Looking at the filings in the New York lawsuit to dissolve the NRA:
Here’s the final order in NRA’s bankruptcy case. NY filed it as an exhibit. We’ve heard that board members are being told that the court later ruled that NRA didn’t file in bad faith. Hit “search” and look for the word “faith.” The judge (who was a very polite fellow) preferred to say the filing was “not in good faith,” and he said that several times over.
We mentioned earlier that Frank Tait and another Life Member moved to intervene in the NY case, arguing that they should be allowed to protect the interests of the members and to oppose dissolution, pointing out that NRA’s attorney, Bill Brewer, had a conflict of interest. After all, he was LaPierre’s attorney in the past, and now LaPierre is shoveling him stacks of money to represent NRA, he’s unlikely to argue that the court should reject dissolution and just can LaPierre.
Well, NRA’s attorney just filed an opposition to Tait’s motion. He doesn’t want members sticking their noses in and suggesting stuff like that to the court.
“Movants argue that their interests in this action, are “the same as all other” NRA members, and purportedly consists of their: (a) individual and collective constitutional rights to freedom of speech and association; (b) private property rights, individually and collectively, to have the NRA’s assets held and used for their benefit as members; and (c) due process rights to fair and adequate representation. None of these purported interests are cognizable interests supporting intervention.”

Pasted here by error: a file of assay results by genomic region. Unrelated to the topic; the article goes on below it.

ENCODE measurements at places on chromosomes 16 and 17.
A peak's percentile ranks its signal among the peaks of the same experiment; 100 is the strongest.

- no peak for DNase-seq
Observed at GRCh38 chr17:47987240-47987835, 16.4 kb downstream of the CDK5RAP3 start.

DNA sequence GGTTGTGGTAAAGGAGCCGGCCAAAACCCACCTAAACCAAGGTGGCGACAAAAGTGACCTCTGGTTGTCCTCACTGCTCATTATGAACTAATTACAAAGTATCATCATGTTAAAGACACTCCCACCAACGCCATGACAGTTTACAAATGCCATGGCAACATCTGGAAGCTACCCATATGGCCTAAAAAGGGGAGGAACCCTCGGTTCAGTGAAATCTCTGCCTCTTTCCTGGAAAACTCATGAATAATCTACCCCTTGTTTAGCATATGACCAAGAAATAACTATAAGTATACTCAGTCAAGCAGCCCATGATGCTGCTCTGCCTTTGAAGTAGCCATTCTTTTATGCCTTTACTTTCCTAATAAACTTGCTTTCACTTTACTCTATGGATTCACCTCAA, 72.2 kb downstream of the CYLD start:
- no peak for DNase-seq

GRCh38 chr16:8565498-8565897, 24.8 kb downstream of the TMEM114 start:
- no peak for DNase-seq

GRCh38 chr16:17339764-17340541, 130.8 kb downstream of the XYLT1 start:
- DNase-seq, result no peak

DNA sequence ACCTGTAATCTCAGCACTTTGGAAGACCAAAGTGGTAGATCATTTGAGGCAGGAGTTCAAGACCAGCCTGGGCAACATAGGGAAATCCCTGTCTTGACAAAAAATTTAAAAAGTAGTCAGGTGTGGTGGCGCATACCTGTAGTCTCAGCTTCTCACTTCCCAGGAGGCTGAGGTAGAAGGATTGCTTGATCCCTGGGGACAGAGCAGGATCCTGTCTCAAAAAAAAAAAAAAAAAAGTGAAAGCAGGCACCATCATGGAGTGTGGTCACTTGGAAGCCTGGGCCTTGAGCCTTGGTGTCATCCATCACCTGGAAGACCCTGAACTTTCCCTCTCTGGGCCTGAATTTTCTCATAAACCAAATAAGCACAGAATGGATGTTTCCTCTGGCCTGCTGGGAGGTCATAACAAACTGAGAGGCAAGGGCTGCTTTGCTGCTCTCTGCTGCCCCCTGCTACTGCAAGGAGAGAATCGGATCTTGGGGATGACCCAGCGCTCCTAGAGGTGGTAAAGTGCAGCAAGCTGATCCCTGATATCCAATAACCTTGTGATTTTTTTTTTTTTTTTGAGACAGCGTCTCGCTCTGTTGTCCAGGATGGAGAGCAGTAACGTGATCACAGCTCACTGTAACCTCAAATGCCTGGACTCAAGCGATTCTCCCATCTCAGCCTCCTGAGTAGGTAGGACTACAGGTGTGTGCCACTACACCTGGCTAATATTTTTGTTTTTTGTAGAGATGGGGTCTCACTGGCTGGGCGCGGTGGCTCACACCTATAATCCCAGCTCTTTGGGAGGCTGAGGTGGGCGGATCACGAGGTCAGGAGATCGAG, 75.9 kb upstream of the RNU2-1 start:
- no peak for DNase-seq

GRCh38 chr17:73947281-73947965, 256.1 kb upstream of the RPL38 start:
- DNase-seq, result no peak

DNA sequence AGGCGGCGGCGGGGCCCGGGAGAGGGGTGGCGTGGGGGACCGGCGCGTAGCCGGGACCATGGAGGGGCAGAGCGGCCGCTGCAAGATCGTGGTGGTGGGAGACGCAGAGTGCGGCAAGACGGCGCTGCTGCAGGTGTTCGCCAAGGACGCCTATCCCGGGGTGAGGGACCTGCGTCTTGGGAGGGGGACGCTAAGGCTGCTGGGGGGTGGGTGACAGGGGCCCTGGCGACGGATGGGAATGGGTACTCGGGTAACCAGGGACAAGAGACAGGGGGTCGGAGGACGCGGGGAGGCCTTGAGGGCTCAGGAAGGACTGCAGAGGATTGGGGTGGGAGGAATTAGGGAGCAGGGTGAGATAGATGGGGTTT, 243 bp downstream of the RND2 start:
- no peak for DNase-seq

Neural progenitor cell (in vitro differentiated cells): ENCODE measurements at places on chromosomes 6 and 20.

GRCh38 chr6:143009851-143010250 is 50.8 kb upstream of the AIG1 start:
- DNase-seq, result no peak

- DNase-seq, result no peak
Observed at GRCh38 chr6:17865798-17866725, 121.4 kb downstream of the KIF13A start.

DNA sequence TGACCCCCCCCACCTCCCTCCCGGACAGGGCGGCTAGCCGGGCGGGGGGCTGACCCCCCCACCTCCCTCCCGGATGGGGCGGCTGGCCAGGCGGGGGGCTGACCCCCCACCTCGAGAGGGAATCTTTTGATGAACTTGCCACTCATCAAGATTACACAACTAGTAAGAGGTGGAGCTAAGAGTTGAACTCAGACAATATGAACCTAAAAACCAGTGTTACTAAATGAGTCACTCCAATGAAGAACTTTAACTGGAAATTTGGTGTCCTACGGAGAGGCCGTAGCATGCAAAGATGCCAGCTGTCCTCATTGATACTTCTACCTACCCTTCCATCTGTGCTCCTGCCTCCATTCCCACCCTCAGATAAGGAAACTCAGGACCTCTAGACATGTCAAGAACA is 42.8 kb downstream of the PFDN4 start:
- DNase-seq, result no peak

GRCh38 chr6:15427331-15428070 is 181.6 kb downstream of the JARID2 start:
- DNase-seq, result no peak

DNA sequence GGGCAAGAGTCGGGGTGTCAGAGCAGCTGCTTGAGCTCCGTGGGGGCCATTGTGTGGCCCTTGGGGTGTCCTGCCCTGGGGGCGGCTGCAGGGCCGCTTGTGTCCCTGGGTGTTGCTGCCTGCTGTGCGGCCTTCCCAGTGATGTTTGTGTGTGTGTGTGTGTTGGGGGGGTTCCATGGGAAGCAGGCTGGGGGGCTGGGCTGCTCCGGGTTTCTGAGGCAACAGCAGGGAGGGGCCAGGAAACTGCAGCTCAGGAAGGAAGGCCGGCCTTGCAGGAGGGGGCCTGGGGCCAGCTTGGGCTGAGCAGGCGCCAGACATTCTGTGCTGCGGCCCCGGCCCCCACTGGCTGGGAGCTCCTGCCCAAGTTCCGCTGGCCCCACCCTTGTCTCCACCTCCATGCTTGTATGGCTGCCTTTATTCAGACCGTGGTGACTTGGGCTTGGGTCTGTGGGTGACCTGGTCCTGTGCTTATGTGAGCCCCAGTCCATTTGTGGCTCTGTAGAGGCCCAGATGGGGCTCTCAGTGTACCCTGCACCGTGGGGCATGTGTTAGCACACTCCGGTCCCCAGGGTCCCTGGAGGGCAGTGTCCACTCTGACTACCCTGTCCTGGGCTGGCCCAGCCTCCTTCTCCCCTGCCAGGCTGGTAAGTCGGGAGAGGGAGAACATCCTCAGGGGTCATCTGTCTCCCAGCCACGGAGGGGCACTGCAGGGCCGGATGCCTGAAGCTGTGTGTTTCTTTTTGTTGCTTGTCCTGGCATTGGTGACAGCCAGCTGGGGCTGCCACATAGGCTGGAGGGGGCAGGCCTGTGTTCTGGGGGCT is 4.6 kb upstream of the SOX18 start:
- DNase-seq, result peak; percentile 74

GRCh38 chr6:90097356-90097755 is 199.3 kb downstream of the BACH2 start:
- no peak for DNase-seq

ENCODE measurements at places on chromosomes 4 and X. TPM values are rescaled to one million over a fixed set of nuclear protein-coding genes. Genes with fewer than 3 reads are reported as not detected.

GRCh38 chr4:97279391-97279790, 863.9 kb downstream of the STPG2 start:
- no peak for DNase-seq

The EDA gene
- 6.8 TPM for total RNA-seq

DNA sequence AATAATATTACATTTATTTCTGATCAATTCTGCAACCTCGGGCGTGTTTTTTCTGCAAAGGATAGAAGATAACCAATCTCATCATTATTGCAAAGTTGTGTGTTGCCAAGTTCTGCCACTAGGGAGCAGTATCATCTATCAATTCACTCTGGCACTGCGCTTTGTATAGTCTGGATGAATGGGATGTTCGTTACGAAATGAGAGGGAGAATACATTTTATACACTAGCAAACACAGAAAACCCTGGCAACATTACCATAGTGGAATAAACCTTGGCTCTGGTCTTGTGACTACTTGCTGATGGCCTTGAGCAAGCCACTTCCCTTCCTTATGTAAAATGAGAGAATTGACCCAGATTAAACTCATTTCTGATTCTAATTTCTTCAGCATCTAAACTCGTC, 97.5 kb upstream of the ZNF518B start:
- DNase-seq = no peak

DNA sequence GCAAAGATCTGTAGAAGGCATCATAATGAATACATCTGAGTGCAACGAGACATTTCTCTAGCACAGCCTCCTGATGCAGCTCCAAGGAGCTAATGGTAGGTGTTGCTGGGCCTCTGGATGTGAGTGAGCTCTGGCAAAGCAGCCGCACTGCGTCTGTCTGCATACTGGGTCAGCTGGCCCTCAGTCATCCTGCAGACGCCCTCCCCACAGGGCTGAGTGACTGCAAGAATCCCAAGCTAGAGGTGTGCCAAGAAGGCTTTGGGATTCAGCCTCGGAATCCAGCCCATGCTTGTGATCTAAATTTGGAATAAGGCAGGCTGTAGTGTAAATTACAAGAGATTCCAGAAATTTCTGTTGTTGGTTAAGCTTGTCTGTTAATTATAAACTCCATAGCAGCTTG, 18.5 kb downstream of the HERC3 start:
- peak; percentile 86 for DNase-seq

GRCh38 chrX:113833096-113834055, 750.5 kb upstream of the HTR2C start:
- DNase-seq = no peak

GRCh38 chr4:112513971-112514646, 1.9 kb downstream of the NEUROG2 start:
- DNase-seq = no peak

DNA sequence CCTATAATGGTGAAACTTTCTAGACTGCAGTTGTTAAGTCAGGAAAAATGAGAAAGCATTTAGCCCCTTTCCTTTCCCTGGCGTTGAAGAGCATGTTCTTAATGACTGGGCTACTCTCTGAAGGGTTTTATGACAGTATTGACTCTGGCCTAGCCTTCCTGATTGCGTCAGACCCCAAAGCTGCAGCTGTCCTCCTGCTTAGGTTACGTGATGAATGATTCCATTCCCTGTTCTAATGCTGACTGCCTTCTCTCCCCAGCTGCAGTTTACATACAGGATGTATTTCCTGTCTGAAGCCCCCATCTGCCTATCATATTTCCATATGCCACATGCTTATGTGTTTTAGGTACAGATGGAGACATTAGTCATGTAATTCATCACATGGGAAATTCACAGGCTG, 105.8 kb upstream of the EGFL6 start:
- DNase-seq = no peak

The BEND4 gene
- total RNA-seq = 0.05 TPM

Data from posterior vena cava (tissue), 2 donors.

“First, although all NRA members certainly have constitutional and public policy interests implicated by this case, corporate dissolutions are in rem proceedings, and the type of “interest”contemplated is a property interest. The NRA acts as the steward of its assets in the interest of its members, but individual members do not possess property interests in those assets. TheNRA’s Bylaws create “classes” of members, only certain of which are entitled to rights beyond,inter alia, the right to attend Association meetings. Even those members who are given substantive rights have only the right to vote; however, no class of members has property rights in the NRA’s assets.”
Tait’s motion said that the interests of NRA members will not truly be protected by NRA’s attorney, Brewer, nor obviously by the NY Attorney General, who wants to dissolve the NRA, not reform it. Brewer’s response, on pg. 19:
“Indeed, as conceded by Movants, the NYAG has general supervisory powers over non-profit charitable corporations and their officers and directors, and she has the authority to bring claims in that capacity. Movants’ speculation that the NYAG may not adequately represent them is insufficient as a matter of law to support intervention.”